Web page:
Leaning towards classical values?

That's easy for me to say. But when I was looking for something else on my um, hard drive late last night, I found a photo I surreptitiously took of Dionysius, and I saw that it was leaning. So I flipped it to make it lean the other way. But then the gods played tricks on me!

Because then there were two!

And then:


But that's not right, because the Dionysius on the left appears to be leaning to the right, while the one on the right seems to be leaning to the left. Should they both be leaning towards the center?

I mean, shouldn't they be leaning away?


Dionysius, of course, just never seems to go out of style:

From the perspective of more modern criticism, Dionysius shows himself to be a formidable thinker. His system is subtly simple, yet vast in what it encompasses. However, he, like many of his modern counterparts, failed to come to terms with paradox, especially with relation to the problem of evil and the omnipotence of deity.

For Dionysius, God is the transcendent Good. There can be no evil in Him or his creation. Evil is actually a deficiency or imperfection in turning to God. As stated before, this deficiency of goodness is directly related to one's distance from God. This relationship becomes problematic when the question is raised as to the nature and source of this distance. How is it that this distance limits the transcendent goodness of God? Why is creation not uniformly Good? Did God create the distance? If so, then He is the source of the deficiency. If not, then the principle of distance preexists creation. It is the essential source of Evil, which Dionysius so disdains.

Does that mean that evil should be placed in perspective? Or that perspective is evil?

(Who is paying me to speculate about such things?)

MORE: Wrong god! Wrong person, anyway.

Dennis reminds me that this is more complicated than I thought -- pointing out that the Dionysius (in the above quote) is not the god, but the philosopher.

From "Dionysiuses: A Spotter's Guide":

Ancient history, philosophy and religion are full of people called Dionysius. This situation is further confused by the fact that in some cases it is uncertain which Dionysius did what, and a large number of works traditionally linked to one Dionysius have more recently been attributed to an unknown individual sometimes called Pseudo-Dionysius. Therefore, my intention here is simply to run through the various Dionysiuses (and those who might be confused with them), and provide the briefest list of identifying features while hopefully pointing you to other more detailed sources of information. In reading this, it should be noted that Dionysius can be spelt (in stricter accordance with the Greek) Dionysios, and the name Denis (which is derived from Dionysius) is sometimes used for many of these people particularly in religious contexts.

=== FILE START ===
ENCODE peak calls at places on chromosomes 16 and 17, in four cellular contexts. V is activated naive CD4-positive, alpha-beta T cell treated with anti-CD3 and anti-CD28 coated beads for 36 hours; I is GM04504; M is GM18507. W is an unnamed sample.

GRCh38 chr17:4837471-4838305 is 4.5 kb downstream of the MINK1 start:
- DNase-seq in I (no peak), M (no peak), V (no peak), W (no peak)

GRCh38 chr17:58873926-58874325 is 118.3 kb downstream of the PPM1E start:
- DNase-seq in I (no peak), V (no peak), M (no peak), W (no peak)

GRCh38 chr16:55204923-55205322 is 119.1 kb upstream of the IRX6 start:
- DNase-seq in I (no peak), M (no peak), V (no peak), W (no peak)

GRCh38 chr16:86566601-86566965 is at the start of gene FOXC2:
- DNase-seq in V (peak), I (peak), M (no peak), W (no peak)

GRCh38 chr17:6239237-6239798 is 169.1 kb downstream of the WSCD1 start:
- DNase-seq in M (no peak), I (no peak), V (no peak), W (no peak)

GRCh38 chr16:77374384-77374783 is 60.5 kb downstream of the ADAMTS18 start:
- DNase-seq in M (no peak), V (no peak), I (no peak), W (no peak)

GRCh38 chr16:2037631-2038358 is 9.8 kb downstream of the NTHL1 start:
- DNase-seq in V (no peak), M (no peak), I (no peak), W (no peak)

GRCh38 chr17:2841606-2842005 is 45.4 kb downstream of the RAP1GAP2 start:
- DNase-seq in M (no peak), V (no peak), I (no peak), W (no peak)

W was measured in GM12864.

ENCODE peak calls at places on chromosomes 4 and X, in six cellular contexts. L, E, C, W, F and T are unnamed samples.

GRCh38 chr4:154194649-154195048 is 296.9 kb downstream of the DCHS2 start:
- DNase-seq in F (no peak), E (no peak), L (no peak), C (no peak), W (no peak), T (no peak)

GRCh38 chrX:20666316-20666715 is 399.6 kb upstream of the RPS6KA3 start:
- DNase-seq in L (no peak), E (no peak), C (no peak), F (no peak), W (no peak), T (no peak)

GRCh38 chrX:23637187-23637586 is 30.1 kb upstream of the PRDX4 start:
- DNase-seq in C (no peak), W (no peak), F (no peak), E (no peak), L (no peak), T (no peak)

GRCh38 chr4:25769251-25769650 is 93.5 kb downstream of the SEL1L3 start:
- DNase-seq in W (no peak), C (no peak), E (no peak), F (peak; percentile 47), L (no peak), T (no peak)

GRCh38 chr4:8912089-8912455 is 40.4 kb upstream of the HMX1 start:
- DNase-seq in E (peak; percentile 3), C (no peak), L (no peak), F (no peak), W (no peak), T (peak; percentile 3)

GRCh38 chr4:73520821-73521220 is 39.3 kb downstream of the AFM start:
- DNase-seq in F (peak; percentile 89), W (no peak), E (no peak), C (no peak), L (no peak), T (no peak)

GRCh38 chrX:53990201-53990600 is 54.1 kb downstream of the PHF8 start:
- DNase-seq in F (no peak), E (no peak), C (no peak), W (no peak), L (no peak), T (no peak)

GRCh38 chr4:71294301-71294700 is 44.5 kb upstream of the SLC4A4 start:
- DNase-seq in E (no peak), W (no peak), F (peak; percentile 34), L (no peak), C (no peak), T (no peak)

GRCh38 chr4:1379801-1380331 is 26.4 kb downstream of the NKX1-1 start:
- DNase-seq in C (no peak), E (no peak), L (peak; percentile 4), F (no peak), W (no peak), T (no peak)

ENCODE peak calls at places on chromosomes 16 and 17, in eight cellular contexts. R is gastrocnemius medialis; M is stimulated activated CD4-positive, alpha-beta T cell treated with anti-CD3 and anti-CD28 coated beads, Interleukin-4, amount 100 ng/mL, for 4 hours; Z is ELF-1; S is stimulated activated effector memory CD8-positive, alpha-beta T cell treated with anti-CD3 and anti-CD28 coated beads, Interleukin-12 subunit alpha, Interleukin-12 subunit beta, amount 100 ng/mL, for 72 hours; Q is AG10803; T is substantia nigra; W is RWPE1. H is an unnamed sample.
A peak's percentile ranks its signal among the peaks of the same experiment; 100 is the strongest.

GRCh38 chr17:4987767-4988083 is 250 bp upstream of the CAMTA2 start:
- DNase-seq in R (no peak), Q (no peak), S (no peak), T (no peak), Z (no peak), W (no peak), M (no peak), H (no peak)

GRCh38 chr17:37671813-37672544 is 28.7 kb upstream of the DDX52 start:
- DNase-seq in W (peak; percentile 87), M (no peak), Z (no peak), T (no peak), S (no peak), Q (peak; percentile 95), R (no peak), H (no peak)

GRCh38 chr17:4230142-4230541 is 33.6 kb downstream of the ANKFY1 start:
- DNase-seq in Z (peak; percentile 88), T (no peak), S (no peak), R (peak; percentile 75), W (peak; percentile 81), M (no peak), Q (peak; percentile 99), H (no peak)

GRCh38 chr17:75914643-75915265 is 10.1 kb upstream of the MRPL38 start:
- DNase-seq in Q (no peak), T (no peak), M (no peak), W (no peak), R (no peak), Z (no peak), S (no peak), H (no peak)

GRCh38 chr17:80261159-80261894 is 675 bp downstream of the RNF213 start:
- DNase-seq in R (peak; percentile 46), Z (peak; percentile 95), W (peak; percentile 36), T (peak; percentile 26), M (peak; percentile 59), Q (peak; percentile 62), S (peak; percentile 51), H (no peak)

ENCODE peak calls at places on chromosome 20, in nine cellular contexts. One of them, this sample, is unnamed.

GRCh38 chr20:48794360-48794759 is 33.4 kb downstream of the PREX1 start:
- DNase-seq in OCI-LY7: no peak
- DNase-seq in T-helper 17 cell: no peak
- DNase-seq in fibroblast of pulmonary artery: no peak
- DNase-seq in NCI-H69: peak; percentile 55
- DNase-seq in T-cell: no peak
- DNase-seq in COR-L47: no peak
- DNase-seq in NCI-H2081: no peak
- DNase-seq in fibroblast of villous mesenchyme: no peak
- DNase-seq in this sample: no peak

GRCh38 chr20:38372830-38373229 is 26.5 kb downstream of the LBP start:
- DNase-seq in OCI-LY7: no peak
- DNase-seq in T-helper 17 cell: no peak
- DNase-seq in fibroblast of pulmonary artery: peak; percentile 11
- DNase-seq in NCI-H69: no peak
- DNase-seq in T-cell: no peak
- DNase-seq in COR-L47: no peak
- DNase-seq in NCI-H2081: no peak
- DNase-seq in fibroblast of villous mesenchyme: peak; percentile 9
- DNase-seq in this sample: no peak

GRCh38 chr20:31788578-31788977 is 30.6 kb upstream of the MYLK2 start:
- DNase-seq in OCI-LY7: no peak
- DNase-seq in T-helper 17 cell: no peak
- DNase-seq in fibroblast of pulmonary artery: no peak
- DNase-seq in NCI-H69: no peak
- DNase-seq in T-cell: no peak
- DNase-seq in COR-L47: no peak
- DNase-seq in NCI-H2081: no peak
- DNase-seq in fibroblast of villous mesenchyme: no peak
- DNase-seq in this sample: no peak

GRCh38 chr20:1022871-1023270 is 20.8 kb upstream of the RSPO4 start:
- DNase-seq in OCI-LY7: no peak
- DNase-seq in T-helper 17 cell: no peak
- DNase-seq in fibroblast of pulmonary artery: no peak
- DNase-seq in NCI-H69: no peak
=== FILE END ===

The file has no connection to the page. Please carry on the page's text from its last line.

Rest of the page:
Dionysus. Easily distinguished by not being called Dionysius, Dionysus was a Greek god who in some ways resembles the Roman Bacchus. However, confusion arises here too, because there may possibly be two gods called Dionysus, one the traditional fun-loving god of wine, women and song, and the other a slightly later figure linked with near-Eastern mystery religions. You can find more information in the write-up on him here.

I stand corrected. These damned statues are still called "Dionysius" -- and intellectuals like Camille Paglia routinely use that spelling for the old god. Here's Paglia:
Yes it's coming back. Yes I feel it coming back. They're concerned for the environment and globally it's starting to resurge. And I began noticing about five years ago that my students would, would just quiz me about the sixties that this generation of students is very very interested in the sixties. I began noticing people to class with Grateful Dead t-shirts and so on and so forth. And I felt something is happening. I don't think it's a sentimentalization of the sixties at all because I think the sixties had a vision, a real vision but it was lost in the excesses. What I say in my book essentially you see is Norman O. Brown and Marcuse and so on talking about Dionysius, these are older men okay, who came out of a different kind of a milieu. We are the ones who put the myth of Dionysius into action and we saw - we hit the wall okay because once you release the Dionysian forces, Euripides Bacchi tells you what happens, okay. There is destruction, disorder. No one can control Dionysius and he is not simply pleasure; he is pleasure-pain. Altamont, okay, the Rolling Stones' concert at Altamont shows what happens. The end result of that, the people just turning on each other and beating each other and a murder in front of the stage and so on. That's the Dionysian reality."
Elsewhere she describes Dionysius's cults:
The Dionysian cults were composed of women who tore their victims apart in a crazed sexual frenzy. Try that sometime. You won't see that in Shaker Heights. Bitchin.
I guess revelry corrupts. And absolute revelry. . .

I still enjoy the above speculation by the apparently Christian Dionysius (of which there may have been three conflated into one, which sounds vaguely paganistic.) There's also a longstanding accusation of forgery -- but he's said to have "transposed in a thoroughly original way the whole of Pagan Neoplatonism from Plotinus to Proclus . . .into a distinctively new Christian context."

I've long believed that the pagan/Christian "incompatibility" meme has been a grand waste of time, and has caused much unnecessary grief.

I mean, why wage war over deities when their very existence is being questioned?

posted by Eric on 03.05.06 at 01:16 PM

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